Questions Rise From New Baltimore House Fire Ashes
New Baltimore Water Department says subdivision elevation was key reason water pressure was low.
Several concerned New Baltimore residents questioned this week why firefighters experienced low water pressure while battling a house fire in their subdivision.
The Hidden Ridge homeowners asked Water Superintendent Andy Messina if the system is defective in light of the blaze caused by lightning on Danielle Street. No one was injured in the fire.
Messina said during the Monday night City Council meeting at Anchor Bay Middle School North that elevation in that neighborhood off 25 Mile Road is to blame.
"They're always going to have the lowest pressure in town because of the elevation," he said. "I believe it's a 20-foot difference between Green Street and 24 Mile ... They're located on the spot of town that's the highest."
But some homeowners say they're only 12 feet higher than the base of the water tower off 24 Mile and the height of their land should not have caused such low pressure.
The pressure problems meant fire crews from all over the area utilized water tankers from Ira Township Fire Department and accessed Chesterfield Township hydrants to fight the flames. Fire officials say the total delay was about 5-6 minutes while some residents argued it was more like 20.
At the meeting, Messina responded to questions about valves leading into the sub and how they affected pressure before and after the blaze.
He said that the department's monthly water samples previously showed problematic chlorine levels in the sub, causing closure of one valve six months ago. That valve was reopened during the fire, he said.
“They have two valves that feed that sub—an 8-inch off of 25 Mile and a 6-inch off Ridge (Road). And, we had to close the one on Ridge because the chlorine levels were dropping,” he told Patch. “We turned that one back on ... but it didn’t make much of a difference; that’s a relatively small valve.”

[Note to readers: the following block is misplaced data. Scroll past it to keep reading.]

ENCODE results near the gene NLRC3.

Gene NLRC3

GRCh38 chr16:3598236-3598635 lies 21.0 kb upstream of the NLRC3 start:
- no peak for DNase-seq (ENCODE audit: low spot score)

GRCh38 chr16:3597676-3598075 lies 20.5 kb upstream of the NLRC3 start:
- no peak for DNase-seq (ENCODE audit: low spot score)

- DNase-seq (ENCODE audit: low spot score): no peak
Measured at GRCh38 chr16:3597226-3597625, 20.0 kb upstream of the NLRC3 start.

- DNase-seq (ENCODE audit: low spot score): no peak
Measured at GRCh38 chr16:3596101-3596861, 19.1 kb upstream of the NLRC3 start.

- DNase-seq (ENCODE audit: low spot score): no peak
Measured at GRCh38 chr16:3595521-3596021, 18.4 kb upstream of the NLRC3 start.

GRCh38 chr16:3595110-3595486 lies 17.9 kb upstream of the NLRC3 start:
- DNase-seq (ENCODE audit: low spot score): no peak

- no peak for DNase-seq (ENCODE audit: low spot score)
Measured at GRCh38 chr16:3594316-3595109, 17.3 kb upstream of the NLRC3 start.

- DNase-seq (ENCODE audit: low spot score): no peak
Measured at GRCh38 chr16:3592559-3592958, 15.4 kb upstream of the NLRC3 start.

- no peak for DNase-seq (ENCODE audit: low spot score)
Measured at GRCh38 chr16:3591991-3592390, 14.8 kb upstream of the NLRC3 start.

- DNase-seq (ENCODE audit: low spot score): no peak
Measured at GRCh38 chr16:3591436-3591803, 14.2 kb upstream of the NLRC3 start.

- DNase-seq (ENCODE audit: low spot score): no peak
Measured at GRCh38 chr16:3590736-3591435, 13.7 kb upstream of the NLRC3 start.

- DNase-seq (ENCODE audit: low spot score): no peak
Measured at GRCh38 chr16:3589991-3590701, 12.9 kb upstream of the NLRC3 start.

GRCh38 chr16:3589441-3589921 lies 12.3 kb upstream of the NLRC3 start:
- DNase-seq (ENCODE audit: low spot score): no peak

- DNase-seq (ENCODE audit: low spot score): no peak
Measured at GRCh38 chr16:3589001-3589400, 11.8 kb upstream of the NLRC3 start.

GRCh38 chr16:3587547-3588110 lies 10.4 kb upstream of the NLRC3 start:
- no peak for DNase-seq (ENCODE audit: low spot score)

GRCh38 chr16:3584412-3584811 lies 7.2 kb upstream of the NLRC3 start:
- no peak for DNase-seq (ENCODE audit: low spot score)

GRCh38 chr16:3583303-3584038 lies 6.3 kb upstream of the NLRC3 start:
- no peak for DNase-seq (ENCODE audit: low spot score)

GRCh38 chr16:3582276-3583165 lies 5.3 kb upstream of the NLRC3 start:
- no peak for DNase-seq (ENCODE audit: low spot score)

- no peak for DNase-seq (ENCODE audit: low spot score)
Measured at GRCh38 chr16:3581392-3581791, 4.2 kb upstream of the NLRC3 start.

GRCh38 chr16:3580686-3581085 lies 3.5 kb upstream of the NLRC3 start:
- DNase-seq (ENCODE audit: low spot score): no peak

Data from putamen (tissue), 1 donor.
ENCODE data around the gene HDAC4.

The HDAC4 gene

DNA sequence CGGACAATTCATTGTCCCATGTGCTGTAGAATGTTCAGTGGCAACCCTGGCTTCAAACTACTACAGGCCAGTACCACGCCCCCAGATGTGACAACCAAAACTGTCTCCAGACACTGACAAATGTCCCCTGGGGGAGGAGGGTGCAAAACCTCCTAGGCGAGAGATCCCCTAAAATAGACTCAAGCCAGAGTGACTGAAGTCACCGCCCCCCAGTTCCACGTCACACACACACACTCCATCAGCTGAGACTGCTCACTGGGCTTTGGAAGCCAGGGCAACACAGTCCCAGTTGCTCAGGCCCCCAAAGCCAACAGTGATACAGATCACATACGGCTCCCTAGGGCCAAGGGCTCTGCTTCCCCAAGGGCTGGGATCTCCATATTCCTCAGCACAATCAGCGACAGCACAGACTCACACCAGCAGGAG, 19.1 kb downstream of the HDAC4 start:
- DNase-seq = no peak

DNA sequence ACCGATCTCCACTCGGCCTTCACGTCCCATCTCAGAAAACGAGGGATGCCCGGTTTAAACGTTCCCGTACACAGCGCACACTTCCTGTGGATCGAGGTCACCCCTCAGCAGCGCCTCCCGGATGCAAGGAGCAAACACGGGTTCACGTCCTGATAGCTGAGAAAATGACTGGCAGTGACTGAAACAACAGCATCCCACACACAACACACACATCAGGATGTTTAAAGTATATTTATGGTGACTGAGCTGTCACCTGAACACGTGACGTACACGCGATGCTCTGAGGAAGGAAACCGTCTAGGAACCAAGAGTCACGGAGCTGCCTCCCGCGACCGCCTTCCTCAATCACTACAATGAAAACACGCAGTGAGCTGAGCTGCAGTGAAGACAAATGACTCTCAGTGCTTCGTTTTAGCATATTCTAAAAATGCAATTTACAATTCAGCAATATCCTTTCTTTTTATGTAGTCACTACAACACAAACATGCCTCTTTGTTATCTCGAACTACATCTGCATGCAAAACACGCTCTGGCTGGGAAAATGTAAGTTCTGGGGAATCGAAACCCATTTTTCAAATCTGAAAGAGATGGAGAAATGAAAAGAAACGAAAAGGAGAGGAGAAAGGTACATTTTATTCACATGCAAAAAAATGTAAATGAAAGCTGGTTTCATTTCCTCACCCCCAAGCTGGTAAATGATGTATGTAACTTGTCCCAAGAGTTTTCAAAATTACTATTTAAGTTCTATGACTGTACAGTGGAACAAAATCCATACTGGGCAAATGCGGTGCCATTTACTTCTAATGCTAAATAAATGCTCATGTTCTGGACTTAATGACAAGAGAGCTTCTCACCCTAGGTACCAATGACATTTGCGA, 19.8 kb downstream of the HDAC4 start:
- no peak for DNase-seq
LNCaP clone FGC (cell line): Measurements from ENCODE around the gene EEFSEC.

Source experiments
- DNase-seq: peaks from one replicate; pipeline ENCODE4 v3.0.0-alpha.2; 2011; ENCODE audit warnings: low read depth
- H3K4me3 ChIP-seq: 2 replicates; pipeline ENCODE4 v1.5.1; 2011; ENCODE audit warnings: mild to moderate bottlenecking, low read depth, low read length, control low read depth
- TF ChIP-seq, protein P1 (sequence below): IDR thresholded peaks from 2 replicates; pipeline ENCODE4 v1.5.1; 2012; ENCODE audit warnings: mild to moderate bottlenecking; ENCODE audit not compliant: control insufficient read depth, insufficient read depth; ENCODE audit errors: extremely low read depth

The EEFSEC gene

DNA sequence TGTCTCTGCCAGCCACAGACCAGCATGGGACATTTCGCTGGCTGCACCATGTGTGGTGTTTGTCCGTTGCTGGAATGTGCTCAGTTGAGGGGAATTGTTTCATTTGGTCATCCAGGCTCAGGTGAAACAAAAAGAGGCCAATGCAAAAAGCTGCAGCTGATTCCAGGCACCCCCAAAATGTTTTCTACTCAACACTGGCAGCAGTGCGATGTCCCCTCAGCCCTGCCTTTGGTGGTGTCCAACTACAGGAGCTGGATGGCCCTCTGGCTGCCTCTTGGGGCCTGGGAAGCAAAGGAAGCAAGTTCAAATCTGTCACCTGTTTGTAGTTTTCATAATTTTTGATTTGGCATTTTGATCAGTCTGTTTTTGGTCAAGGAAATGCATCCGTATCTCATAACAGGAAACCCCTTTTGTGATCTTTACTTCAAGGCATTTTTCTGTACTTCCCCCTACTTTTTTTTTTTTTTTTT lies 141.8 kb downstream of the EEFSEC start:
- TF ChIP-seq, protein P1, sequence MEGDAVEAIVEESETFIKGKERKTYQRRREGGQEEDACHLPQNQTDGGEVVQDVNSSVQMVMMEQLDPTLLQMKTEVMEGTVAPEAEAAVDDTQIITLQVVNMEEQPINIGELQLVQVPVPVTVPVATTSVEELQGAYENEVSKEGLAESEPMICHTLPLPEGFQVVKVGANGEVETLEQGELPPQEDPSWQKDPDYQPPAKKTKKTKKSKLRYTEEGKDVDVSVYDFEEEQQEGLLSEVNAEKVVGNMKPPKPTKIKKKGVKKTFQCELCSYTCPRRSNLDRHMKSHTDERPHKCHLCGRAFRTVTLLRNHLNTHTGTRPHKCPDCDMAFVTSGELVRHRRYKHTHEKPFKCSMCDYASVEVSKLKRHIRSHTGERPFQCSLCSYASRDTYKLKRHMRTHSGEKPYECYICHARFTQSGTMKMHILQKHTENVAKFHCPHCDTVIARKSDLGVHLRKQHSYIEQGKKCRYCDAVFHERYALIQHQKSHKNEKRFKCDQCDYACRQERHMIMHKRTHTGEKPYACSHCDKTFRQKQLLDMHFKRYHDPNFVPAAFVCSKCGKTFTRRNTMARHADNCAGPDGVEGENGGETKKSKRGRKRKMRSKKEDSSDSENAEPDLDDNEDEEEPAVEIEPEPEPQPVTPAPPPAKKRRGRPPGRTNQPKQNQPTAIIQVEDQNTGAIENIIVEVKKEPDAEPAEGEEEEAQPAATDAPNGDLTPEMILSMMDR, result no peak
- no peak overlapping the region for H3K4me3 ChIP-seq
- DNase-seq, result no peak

He pointed out the hydrant in the sub is powered by the main on 25 Mile.
Councilman Karl Rutledge, who questioned whether there are water system flaws, wondered, "Can we have a repeat of that same problem?"
In response to criticism the house could have been saved if it wasn't for water pressure woes, New Baltimore Fire Chief Ken Lawfield said, "Would there have been any less damage? That's a maybe."
Lawfield said the fire was fully involved in the attic by the time crews were called to the scene. He called the spacious house a "lumberyard in the sky" due to "lightweight construction that burns readily."
Messina said tests he and Lawfield did immediately after the fire showed the hydrant was only pumping 920 gallons per minute—well below the 1,500 gallons it should have been pumping. There was 40 pounds of pressure for residential use in the sub, which he says is adequate for home use. He noted the sub is in close proximity to Chesterfield Township, which has nearby hydrants to access in the event of another fire.